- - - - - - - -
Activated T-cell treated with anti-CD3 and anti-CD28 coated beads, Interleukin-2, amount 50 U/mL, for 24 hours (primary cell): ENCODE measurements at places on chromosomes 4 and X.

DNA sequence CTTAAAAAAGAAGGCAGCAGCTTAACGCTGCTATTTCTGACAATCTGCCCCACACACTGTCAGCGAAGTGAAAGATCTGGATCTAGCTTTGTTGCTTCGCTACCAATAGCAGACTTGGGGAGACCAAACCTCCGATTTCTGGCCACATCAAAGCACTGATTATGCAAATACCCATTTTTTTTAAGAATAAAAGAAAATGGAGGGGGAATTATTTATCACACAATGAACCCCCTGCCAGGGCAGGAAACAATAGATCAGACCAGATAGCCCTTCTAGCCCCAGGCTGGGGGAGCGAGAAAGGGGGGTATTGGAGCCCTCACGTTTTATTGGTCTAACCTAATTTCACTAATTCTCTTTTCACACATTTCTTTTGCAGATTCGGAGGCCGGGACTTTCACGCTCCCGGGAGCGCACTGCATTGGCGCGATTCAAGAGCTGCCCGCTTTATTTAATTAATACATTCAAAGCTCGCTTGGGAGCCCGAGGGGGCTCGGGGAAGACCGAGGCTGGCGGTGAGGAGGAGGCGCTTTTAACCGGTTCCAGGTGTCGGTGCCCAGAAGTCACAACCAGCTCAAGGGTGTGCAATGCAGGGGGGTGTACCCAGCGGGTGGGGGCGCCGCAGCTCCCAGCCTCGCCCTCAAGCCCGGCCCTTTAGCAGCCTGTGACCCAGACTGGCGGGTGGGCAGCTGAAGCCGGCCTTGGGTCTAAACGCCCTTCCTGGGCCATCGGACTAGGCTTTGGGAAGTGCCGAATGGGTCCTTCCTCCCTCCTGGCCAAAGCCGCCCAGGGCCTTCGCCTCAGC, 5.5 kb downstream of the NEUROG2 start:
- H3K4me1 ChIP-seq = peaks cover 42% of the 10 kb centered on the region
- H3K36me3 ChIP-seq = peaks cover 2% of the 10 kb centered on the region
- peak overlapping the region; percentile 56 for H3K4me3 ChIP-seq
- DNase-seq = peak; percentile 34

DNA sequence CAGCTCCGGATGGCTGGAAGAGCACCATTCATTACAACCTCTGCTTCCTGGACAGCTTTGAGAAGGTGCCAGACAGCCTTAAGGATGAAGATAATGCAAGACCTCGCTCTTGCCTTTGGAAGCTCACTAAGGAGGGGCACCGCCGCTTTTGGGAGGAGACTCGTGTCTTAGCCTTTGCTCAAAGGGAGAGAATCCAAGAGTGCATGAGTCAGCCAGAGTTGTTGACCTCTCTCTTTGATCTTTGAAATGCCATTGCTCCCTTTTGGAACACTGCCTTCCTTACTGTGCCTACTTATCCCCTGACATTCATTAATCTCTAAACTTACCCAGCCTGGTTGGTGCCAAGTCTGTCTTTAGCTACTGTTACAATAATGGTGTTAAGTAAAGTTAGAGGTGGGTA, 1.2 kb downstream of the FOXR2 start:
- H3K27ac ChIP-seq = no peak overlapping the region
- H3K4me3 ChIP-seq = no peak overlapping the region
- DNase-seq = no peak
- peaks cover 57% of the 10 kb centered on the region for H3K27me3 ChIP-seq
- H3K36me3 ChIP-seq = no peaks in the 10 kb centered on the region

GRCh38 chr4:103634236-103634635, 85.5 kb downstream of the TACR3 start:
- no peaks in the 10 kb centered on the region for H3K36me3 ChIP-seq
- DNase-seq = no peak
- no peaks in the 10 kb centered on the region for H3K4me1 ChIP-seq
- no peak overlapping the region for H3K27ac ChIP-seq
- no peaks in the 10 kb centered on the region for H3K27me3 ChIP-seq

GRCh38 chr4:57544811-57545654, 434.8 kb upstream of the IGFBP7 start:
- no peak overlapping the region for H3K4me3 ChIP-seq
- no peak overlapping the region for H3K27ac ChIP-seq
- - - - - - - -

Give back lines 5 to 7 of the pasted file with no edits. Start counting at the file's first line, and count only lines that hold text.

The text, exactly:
- peak overlapping the region; percentile 56 for H3K4me3 ChIP-seq
- DNase-seq = peak; percentile 34

DNA sequence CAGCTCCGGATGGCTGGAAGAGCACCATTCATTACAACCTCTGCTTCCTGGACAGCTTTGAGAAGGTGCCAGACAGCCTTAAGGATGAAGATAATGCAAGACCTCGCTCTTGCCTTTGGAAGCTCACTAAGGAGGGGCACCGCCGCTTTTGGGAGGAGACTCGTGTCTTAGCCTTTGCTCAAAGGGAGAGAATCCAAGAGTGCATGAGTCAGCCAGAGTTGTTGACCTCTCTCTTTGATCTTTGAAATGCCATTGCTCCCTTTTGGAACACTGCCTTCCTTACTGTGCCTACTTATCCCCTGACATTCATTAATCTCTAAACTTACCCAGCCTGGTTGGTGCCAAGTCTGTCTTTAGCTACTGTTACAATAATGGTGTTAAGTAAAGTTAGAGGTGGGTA, 1.2 kb downstream of the FOXR2 start: